Father’s Day In May.

Another first for me this weekend. I was honored to witness an adoption. After all the requisite steps and hoops, the judge stood at the podium and asked a few questions of the family sitting at the table in the courtroom.

“Is this adoption in the child’s best interest?”
“Yes.”
“Are you able to provide for this child?”
“Yes.”
“Are you prepared to be a good father to this child?”
“Yes.”

And it was done. My nephew had adopted his stepson. A road long taken had wound to it’s end.

The necessary photos were posted to Facebook and gushing, celebratory congratulations ensued. Of all the many messages, two seemed to me particularly poignant.  One read, “Well, I never knew he wasn’t biologically his.”

Yeah. It would’ve seemed so. My nephew and his son never seemed otherwise.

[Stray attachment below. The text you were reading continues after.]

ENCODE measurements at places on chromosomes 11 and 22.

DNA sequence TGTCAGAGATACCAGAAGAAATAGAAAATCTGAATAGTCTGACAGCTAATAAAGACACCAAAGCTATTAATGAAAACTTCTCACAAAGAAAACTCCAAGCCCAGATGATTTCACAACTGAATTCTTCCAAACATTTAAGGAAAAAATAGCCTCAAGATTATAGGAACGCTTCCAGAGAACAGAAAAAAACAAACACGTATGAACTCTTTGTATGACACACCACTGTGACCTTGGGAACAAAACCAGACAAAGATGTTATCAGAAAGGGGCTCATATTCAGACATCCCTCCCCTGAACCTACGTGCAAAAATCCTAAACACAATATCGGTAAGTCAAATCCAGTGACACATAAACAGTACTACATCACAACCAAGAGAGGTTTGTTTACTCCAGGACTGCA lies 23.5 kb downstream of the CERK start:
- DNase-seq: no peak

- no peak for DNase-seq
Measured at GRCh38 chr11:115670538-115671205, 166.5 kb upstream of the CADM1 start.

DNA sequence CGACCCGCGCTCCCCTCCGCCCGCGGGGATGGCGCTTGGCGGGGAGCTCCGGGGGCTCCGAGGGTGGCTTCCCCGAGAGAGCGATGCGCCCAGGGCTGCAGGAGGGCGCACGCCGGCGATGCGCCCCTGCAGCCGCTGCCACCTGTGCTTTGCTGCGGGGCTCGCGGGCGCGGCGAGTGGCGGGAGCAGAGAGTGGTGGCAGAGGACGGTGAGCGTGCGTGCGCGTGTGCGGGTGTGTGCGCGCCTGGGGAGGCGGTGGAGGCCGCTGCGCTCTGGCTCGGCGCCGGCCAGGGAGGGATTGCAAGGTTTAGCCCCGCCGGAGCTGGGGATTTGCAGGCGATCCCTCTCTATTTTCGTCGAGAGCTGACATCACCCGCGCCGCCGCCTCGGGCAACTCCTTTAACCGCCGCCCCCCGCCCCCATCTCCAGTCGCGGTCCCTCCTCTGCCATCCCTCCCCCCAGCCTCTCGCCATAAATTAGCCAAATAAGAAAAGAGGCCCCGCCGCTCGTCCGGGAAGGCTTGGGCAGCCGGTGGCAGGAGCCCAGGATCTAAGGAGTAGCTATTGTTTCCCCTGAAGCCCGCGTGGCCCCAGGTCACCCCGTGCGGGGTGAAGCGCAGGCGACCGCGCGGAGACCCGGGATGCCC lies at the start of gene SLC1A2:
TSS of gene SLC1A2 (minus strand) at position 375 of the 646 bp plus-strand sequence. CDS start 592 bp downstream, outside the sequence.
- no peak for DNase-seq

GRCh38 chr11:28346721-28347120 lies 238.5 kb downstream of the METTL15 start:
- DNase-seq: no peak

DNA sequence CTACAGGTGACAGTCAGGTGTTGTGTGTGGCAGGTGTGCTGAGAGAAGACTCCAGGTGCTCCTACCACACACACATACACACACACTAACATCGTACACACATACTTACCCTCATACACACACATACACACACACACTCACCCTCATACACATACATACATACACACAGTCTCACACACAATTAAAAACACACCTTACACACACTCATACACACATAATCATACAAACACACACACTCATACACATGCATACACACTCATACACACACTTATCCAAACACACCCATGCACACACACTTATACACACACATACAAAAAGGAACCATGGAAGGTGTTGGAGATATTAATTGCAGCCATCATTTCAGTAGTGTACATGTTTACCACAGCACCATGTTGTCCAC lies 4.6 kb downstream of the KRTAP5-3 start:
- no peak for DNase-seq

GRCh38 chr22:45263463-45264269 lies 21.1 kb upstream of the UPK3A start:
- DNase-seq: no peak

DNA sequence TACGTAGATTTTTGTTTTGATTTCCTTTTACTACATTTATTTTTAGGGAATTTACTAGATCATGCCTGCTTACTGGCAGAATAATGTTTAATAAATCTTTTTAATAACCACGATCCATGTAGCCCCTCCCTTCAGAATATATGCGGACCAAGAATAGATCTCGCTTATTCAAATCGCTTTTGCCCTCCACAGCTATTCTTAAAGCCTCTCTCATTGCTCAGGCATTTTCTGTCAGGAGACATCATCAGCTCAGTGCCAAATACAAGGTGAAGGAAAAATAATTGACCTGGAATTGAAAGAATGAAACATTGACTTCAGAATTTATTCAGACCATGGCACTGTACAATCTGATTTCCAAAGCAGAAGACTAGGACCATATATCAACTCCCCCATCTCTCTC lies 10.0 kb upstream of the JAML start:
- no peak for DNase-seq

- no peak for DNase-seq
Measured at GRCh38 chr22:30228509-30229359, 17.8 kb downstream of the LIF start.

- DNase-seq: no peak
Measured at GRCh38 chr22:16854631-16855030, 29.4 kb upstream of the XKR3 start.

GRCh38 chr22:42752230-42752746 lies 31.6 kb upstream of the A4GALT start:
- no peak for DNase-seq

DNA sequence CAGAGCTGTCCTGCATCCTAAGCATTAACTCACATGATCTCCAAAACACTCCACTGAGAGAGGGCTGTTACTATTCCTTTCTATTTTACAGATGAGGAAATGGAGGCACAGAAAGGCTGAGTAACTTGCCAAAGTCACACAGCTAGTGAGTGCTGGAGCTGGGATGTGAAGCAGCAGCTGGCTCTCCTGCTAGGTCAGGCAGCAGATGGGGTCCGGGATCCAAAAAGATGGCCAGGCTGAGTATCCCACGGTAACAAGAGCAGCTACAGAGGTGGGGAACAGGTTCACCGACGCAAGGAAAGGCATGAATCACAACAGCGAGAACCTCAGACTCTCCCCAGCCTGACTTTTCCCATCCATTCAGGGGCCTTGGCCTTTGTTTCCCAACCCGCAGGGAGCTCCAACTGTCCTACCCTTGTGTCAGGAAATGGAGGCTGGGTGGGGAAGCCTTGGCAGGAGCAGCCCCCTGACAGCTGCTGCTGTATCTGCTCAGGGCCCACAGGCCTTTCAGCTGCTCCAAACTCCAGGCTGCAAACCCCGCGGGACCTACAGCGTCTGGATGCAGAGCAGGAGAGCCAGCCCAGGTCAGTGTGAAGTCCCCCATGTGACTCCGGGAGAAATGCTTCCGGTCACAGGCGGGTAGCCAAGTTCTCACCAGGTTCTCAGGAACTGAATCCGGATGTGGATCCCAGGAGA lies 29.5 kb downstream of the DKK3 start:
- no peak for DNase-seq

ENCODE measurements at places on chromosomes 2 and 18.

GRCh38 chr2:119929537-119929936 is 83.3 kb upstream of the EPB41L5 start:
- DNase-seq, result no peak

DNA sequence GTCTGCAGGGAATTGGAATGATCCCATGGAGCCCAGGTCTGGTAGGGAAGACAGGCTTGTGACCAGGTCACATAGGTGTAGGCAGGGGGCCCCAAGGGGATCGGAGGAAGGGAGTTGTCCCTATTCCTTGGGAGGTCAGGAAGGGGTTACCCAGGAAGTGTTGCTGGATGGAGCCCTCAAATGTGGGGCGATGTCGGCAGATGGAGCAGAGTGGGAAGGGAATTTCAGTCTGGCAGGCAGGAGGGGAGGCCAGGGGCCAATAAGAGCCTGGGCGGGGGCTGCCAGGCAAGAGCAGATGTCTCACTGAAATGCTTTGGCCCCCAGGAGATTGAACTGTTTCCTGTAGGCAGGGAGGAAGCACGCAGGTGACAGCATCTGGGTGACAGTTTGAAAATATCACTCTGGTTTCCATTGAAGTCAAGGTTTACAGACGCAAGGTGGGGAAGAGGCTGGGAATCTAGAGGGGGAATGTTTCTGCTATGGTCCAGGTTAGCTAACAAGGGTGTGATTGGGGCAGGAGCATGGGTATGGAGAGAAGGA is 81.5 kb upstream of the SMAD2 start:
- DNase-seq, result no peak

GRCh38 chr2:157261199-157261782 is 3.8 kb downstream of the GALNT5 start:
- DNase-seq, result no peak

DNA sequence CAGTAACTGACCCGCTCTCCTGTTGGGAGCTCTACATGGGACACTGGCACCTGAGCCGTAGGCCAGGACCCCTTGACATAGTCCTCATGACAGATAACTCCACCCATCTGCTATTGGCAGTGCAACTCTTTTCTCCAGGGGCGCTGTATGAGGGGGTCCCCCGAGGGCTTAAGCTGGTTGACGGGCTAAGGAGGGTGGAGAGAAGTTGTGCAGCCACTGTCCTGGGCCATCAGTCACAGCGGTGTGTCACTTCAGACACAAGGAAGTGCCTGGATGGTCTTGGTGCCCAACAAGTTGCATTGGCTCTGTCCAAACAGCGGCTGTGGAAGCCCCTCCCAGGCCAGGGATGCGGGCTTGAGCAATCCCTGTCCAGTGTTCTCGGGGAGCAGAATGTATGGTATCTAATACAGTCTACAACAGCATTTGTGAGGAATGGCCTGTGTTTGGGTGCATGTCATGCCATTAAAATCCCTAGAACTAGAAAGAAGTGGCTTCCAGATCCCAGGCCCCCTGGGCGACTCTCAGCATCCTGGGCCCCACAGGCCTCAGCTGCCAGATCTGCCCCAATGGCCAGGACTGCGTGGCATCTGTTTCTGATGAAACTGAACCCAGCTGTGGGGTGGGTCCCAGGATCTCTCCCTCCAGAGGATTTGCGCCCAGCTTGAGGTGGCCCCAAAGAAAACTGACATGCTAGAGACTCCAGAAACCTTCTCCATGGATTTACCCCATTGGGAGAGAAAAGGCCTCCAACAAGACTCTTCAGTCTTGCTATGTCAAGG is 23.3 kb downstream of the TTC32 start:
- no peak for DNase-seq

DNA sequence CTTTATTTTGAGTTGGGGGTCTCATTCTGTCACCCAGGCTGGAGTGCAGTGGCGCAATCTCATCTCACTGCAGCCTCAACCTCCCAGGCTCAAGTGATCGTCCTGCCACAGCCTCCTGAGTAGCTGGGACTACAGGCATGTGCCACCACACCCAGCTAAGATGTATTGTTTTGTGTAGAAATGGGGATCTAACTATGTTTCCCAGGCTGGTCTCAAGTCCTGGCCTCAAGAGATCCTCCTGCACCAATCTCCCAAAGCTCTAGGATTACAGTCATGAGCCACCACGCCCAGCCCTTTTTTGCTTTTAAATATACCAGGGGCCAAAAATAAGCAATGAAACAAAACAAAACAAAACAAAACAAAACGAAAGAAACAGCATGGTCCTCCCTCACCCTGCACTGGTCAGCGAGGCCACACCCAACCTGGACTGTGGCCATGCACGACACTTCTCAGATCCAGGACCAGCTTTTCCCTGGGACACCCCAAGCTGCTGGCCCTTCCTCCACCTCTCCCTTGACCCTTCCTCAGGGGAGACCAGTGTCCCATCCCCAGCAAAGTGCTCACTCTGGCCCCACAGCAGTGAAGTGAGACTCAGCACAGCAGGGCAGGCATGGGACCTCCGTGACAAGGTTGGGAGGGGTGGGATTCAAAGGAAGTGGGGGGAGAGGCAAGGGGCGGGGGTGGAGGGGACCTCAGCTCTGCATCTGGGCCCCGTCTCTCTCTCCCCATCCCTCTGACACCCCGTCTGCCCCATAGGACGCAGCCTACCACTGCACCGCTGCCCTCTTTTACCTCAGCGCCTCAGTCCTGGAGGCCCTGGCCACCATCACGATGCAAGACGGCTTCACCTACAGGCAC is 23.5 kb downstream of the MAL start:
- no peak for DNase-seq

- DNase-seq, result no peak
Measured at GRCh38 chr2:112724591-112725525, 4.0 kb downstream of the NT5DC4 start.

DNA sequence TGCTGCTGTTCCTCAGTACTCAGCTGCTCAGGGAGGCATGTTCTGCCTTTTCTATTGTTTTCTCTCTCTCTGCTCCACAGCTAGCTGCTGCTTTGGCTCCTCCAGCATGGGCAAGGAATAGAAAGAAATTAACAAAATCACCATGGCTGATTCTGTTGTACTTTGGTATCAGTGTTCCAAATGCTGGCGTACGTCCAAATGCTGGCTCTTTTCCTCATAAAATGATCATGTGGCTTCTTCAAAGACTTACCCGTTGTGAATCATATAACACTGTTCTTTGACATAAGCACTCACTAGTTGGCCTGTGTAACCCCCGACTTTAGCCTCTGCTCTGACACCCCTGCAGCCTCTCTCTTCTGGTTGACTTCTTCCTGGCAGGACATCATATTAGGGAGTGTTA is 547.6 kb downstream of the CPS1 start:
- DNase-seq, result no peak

The other response was from my other nephew, the now Official, Legal Uncle. He wrote, “K has always been my family, but now there’s not a single person on the face of the earth who can say otherwise.”

And there it is. The Righteous Truth McNugget. What changed is both simple yet not, profound yet unnoticed. My nephew and his lovely wife have tied around their family a tight little bow.

It won’t erase any questions that K may have, it won’t tie off all the loose ends. And he may eventually seek some answers. But he’ll do so knowing what it’s like to have a Dad. A Dad who coached his soccer team. A Dad who taught him, who made sure he only had to look ahead because Dad always had his back. A Dad who stood before a judge and promised to love him and look after him.

My nephew stood up and said to the world, “This is my son. He’s mine. And whatever happens from now on, this will always be so.”

After the judge declared the adoption official, I went to my nephew, hugged him and shook his hand. I hope he understands that in that hug and handshake were not just respect and affection, but admiration.

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